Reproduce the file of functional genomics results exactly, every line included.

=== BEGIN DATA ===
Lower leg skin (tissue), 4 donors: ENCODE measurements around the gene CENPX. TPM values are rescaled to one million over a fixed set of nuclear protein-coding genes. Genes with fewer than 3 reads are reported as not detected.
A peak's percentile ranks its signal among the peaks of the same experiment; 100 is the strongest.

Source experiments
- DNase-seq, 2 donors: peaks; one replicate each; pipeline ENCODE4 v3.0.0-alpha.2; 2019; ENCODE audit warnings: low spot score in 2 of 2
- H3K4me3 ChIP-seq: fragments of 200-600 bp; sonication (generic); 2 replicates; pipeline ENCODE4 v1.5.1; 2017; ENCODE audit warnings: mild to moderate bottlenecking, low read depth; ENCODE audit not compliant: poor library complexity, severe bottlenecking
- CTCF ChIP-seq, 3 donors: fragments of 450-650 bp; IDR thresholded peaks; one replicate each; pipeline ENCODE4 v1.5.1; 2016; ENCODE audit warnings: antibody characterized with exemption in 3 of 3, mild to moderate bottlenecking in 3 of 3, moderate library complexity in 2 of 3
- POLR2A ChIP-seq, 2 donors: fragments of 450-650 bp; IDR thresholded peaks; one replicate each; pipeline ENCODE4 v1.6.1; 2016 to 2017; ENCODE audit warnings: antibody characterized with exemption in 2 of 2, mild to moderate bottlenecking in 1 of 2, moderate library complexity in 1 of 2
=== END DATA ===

Lower leg skin (tissue), 4 donors: ENCODE measurements around the gene CENPX. TPM values are rescaled to one million over a fixed set of nuclear protein-coding genes. Genes with fewer than 3 reads are reported as not detected.
A peak's percentile ranks its signal among the peaks of the same experiment; 100 is the strongest.

Source experiments
- DNase-seq, 2 donors: peaks; one replicate each; pipeline ENCODE4 v3.0.0-alpha.2; 2019; ENCODE audit warnings: low spot score in 2 of 2
- H3K4me3 ChIP-seq: fragments of 200-600 bp; sonication (generic); 2 replicates; pipeline ENCODE4 v1.5.1; 2017; ENCODE audit warnings: mild to moderate bottlenecking, low read depth; ENCODE audit not compliant: poor library complexity, severe bottlenecking
- CTCF ChIP-seq, 3 donors: fragments of 450-650 bp; IDR thresholded peaks; one replicate each; pipeline ENCODE4 v1.5.1; 2016; ENCODE audit warnings: antibody characterized with exemption in 3 of 3, mild to moderate bottlenecking in 3 of 3, moderate library complexity in 2 of 3
- POLR2A ChIP-seq, 2 donors: fragments of 450-650 bp; IDR thresholded peaks; one replicate each; pipeline ENCODE4 v1.6.1; 2016 to 2017; ENCODE audit warnings: antibody characterized with exemption in 2 of 2, mild to moderate bottlenecking in 1 of 2, moderate library complexity in 1 of 2